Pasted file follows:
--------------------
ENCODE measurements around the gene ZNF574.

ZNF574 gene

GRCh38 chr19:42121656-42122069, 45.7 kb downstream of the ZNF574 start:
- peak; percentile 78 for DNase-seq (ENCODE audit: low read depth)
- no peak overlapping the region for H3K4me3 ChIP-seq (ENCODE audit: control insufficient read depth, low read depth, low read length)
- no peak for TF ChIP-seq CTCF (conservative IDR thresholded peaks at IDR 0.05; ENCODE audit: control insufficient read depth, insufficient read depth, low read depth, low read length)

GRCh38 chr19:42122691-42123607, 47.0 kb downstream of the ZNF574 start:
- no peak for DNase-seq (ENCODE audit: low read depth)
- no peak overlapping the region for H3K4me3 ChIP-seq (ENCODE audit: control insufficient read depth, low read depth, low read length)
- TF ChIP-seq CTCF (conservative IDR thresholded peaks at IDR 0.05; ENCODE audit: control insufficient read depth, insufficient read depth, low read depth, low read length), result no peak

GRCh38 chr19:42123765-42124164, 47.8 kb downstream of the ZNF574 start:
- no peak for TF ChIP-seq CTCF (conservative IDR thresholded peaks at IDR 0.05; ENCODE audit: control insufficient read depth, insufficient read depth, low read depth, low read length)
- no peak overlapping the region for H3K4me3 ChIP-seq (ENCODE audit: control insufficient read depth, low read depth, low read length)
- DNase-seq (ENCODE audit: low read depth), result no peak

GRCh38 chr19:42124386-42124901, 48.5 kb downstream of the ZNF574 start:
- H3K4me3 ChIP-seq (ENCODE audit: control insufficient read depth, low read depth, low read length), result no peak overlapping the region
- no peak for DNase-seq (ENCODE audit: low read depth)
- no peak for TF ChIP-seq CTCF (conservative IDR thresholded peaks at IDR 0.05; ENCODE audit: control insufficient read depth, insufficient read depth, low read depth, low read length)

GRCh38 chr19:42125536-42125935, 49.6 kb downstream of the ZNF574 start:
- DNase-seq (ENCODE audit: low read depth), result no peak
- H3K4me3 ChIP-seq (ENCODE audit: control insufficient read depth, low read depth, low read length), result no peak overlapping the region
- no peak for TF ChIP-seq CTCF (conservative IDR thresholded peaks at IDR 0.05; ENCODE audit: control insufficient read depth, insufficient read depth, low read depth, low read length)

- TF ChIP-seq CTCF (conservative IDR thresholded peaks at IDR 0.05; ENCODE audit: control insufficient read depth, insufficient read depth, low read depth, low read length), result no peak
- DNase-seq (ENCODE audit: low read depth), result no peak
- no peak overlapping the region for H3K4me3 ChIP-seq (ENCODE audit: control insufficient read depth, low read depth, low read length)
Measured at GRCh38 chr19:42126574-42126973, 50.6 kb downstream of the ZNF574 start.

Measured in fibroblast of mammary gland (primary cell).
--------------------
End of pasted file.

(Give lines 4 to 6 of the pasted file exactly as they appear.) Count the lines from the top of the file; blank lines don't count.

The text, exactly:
- peak; percentile 78 for DNase-seq (ENCODE audit: low read depth)
- no peak overlapping the region for H3K4me3 ChIP-seq (ENCODE audit: control insufficient read depth, low read depth, low read length)
- no peak for TF ChIP-seq CTCF (conservative IDR thresholded peaks at IDR 0.05; ENCODE audit: control insufficient read depth, insufficient read depth, low read depth, low read length)